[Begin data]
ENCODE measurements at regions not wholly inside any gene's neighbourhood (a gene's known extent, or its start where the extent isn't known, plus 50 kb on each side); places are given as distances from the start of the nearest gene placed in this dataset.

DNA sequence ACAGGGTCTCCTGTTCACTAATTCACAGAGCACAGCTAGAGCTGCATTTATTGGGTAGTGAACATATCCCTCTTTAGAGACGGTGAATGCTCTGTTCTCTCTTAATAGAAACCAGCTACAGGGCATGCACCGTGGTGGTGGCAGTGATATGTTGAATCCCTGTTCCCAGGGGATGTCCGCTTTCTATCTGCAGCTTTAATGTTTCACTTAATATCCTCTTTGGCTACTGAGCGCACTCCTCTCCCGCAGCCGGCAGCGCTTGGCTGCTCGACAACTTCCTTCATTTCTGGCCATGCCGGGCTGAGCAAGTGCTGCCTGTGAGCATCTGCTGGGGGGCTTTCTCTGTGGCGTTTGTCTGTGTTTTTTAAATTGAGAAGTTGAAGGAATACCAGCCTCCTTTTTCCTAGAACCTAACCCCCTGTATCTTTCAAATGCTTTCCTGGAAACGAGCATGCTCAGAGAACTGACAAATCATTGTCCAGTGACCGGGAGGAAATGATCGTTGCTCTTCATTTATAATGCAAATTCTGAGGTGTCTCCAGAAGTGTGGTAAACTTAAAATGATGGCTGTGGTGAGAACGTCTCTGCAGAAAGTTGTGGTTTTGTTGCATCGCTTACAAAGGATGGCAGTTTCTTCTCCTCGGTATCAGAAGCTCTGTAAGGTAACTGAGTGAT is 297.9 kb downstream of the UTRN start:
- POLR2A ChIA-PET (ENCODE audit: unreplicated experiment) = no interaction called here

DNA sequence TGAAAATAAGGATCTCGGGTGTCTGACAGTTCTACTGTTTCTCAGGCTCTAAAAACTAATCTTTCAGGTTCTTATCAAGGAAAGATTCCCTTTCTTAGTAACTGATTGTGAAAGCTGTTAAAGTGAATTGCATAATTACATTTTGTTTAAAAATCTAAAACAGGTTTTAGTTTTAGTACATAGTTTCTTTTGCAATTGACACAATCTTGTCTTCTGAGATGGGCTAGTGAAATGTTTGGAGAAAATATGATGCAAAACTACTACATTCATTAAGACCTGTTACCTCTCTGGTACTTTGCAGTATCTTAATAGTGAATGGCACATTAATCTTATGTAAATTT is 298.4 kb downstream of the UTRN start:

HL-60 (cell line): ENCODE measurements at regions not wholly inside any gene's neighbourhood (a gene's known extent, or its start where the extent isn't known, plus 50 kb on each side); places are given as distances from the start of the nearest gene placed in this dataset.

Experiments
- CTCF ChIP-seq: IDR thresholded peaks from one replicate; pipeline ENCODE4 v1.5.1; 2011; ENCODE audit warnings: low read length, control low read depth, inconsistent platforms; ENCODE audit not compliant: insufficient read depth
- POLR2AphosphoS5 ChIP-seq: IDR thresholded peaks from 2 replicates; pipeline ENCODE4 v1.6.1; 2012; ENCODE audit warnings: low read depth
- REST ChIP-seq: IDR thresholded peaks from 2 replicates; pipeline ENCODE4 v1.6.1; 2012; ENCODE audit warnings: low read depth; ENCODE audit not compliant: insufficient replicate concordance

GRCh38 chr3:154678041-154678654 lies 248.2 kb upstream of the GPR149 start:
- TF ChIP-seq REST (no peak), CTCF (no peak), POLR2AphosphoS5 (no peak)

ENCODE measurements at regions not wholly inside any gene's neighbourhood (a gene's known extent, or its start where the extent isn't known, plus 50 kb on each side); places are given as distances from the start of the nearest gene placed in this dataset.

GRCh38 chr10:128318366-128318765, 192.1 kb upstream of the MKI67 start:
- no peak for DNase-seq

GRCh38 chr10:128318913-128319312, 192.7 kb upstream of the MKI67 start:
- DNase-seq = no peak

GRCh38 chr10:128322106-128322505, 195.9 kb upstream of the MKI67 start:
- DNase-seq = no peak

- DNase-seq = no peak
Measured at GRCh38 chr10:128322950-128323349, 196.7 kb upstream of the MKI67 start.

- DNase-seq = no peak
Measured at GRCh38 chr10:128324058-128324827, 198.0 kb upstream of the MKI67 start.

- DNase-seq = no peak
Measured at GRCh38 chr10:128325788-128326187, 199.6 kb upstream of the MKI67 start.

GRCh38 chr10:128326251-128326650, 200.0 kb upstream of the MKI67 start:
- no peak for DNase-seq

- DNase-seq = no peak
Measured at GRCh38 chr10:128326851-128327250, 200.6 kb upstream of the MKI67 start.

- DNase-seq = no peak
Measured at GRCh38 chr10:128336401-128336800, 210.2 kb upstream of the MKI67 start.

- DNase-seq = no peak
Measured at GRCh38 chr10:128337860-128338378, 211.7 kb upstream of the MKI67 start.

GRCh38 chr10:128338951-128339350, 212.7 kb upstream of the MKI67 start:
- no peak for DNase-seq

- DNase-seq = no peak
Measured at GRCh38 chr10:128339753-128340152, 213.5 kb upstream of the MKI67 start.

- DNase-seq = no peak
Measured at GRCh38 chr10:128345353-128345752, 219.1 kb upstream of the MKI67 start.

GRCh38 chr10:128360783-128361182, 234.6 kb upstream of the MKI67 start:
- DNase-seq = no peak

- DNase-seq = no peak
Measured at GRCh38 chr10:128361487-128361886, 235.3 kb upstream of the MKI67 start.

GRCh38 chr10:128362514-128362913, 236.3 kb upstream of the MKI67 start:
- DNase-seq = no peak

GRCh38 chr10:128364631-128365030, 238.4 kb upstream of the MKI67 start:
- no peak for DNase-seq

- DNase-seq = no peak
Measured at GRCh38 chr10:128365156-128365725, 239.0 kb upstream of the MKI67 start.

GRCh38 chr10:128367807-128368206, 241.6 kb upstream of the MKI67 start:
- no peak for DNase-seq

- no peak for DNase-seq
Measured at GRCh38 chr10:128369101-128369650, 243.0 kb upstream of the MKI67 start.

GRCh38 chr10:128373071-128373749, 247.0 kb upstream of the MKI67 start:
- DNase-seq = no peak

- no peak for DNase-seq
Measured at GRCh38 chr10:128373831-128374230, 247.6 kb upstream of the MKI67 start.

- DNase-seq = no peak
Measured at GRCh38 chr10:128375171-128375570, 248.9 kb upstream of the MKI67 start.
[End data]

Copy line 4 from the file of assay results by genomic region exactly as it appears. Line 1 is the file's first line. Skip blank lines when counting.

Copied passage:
DNA sequence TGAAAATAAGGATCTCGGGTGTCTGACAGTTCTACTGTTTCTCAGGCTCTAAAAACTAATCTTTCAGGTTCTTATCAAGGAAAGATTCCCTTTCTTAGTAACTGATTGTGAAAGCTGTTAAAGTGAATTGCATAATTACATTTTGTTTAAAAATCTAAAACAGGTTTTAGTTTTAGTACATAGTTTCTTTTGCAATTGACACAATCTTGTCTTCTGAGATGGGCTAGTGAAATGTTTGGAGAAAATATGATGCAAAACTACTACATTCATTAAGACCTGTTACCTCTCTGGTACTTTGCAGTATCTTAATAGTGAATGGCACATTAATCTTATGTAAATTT is 298.4 kb downstream of the UTRN start: